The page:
RISC World

The RISC OS Time Machine

Lee Calcraft reviews the A440...

This review was originally published in the March 1988 edition of RISC User.


The entry price of the Archimedes 440 is around £2600. This is almost three times the cost of a 310, so what extra features do you get for your money? Externally the difference between the the 440 and the 300 series machines is minimal. All make use of identical system boxes, and the only difference in the keyboards is that the 440 has grey coloured function keys instead of the distinctive red colour used on the 300 series. At the rear of the machine there is again very little difference. All plugs, sockets and panels are identical except that the phono video socket on the 300 series has been replaced on the 440 by a pair of BNC sockets used for the attachment of a special high frequency mono monitor (video and sync).

Internally of course the machine looks quite different. It has a completely new PCB designed to accommodate 4 Mbytes of RAM. The strict upper limit for the 300 series is 1 Mbyte. There are three other obvious differences in the internal hardware. The machine houses a 20 Mbyte hard disc (of which more later), a small cooling fan, and a four-slot backplane, A backplane is essentially a board extension socket. The 300 series machines may be upgraded to take a two-slot backplane at a cost of around £40, but the 400 series machines provide four as standard. Of the four, slot number 2 may be used to hold a co- processor, and Acorn plan to have a floating- point co-processor board on the market by the last quarter of 1988. The 300 series machines by contrast, have no co-processor interface and may not be upgraded to take one.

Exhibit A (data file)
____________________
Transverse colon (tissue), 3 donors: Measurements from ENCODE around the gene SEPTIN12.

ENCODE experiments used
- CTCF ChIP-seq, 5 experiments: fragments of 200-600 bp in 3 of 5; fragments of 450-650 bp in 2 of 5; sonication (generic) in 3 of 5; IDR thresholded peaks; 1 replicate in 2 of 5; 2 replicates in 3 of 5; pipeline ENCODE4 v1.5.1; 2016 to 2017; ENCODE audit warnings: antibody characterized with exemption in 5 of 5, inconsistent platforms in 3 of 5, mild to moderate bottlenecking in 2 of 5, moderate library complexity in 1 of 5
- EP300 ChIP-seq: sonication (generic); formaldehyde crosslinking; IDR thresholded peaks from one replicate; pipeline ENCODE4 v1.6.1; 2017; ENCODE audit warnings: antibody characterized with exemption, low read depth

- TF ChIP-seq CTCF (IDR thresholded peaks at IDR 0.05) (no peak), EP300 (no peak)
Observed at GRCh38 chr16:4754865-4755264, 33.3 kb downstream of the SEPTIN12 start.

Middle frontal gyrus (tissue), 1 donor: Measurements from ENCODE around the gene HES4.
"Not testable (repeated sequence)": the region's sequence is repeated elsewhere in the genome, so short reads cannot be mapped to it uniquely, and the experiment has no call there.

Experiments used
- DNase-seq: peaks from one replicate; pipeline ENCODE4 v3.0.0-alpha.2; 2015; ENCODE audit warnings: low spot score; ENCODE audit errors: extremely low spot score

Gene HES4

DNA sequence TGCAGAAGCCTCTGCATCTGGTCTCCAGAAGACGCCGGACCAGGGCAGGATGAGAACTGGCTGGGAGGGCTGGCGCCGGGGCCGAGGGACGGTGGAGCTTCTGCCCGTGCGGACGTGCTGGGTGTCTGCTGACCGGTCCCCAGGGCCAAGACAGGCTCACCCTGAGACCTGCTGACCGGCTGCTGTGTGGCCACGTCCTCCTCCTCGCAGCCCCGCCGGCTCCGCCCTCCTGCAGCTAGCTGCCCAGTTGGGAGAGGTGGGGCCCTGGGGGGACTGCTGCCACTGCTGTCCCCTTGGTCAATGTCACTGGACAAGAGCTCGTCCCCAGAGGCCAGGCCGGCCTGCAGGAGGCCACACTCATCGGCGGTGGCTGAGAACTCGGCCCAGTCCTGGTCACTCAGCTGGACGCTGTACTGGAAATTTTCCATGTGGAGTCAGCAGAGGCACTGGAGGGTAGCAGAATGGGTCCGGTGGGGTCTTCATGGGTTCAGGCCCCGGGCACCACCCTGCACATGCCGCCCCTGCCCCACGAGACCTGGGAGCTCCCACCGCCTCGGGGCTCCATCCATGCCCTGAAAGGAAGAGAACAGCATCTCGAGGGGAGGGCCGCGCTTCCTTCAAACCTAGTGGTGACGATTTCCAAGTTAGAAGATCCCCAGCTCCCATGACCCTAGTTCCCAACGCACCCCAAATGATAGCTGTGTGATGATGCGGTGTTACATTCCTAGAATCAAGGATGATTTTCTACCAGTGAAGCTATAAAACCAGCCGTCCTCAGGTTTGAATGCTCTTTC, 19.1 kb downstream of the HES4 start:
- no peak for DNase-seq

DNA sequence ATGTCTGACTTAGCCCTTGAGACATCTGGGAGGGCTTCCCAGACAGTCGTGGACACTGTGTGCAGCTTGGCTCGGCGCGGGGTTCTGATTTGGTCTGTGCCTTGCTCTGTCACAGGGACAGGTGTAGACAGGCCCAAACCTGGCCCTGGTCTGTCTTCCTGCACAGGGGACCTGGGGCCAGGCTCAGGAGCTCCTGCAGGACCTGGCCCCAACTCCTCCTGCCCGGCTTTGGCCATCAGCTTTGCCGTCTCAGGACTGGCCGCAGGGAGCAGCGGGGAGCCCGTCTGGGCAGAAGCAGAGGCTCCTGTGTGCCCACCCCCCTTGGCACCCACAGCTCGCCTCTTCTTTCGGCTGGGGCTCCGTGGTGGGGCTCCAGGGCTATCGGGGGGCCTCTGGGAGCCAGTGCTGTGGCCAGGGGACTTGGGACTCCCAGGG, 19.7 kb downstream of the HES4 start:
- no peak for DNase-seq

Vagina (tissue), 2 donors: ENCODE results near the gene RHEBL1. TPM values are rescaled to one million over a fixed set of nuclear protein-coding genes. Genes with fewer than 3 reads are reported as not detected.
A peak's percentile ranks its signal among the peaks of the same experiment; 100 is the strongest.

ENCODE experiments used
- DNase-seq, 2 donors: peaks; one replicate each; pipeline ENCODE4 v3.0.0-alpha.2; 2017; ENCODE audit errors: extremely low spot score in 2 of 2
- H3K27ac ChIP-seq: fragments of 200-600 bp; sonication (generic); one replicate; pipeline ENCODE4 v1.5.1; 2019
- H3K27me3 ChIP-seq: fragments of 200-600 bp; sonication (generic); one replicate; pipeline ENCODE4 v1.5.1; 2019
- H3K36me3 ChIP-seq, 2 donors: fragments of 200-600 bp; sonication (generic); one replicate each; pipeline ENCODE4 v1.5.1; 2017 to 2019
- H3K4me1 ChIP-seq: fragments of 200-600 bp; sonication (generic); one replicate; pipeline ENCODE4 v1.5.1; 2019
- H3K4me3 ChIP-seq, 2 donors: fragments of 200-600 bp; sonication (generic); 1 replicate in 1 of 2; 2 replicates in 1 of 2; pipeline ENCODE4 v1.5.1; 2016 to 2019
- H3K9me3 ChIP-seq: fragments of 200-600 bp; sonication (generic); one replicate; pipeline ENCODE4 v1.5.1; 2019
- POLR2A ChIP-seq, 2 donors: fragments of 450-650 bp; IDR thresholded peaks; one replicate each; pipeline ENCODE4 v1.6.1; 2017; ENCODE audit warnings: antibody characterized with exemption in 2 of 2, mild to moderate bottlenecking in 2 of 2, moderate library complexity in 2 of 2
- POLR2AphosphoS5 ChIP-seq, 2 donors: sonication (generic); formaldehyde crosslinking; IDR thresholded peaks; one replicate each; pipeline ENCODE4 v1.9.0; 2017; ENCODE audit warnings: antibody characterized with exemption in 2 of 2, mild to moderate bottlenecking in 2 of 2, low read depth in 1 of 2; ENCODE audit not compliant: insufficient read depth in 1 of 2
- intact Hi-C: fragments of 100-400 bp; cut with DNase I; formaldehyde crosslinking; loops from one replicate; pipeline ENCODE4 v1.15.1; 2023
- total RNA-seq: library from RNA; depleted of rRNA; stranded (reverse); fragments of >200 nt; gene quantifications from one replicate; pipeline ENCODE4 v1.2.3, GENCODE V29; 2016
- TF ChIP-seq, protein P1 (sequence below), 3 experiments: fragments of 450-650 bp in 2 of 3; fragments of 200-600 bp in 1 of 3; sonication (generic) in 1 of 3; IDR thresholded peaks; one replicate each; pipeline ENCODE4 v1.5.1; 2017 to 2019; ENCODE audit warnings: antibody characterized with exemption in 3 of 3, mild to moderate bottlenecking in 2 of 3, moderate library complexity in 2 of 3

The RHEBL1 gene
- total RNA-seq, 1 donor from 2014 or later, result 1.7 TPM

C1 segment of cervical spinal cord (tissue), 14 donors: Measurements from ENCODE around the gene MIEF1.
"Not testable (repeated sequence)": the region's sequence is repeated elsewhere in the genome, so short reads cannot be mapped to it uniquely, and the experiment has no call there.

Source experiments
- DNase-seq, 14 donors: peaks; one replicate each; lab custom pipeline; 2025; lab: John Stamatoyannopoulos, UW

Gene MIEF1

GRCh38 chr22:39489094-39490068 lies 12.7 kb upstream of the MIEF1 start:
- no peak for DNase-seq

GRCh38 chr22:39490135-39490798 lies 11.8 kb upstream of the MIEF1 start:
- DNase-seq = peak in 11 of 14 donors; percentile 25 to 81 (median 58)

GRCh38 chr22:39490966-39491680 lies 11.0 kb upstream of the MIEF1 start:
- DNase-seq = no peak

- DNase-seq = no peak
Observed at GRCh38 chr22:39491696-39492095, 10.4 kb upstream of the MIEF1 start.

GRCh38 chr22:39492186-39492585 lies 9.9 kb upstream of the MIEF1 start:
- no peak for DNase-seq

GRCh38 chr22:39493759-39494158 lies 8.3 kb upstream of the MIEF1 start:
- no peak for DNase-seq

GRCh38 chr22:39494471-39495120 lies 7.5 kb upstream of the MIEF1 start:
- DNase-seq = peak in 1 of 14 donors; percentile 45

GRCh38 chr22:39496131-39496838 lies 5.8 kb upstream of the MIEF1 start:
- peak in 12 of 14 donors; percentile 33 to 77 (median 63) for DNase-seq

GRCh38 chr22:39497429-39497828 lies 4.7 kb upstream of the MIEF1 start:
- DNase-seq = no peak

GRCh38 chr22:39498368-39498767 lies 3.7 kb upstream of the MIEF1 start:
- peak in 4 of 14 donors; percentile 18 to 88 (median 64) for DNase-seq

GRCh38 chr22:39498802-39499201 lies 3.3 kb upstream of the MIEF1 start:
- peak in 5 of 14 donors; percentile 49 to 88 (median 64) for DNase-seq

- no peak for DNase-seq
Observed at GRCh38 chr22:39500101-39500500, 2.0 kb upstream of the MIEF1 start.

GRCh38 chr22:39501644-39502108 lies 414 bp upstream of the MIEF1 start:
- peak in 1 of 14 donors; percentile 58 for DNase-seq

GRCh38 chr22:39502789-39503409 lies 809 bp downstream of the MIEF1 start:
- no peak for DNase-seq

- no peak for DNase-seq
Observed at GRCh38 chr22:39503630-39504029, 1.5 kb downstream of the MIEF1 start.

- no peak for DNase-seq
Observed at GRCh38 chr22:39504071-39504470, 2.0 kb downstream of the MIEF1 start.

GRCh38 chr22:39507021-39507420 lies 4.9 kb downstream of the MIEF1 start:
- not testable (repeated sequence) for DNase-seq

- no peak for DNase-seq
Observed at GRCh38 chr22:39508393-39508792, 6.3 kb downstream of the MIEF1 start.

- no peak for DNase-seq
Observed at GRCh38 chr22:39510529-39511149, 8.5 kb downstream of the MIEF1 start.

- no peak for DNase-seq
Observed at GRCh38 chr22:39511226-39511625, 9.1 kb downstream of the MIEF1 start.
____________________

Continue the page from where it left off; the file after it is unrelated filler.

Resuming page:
The manuals and firmware of the 440 are again identical to those supplied with 300 series machines. The 440 is currently supplied with Arthur 1.2, and with Basic V version 1.02. Its processor runs at the same speed as that of the 300 series machines, and although the RAM chips in 400 series machines are somewhat faster, they are not clocked at a faster rate. The machines therefore perform identically, except where storage operations are involved.

Hard disc

The 440's internally mounted 20 Mbyte Tandon hard disc provides a welcome increase in both storage speed and capacity. It is a delight to use, and runs more quietly than many hard disc machines. The accompanying speed tests give some idea of its performance on 3 different types of test: saving and loading 80K screens using the *ScreenSave and *ScreenLoad commands, saving and loading an 80K block of RAM using *SAVE and *LOAD, and finally the PCW "Store" benchmark, which involves writing a 20 byte string to a file 1000 times in succession. I have given comparison timings for both 600K and 800K floppies. And you may well be more surprised by the relatively slow speeds attained with the 600K format ADFS floppy than with the high speed the Winchester. I should add that the 300 and 400 series machines give identical timings- all floppy disc tests.

ScreenSave (80K)85.725.310.0
ScreenLoad (80K)40.818,05.6
SAVE (80K)
LOAD (80K)
Store Benchmark18.96.43.1
Fig 1. A440 Timings (times in seconds)

New screen modes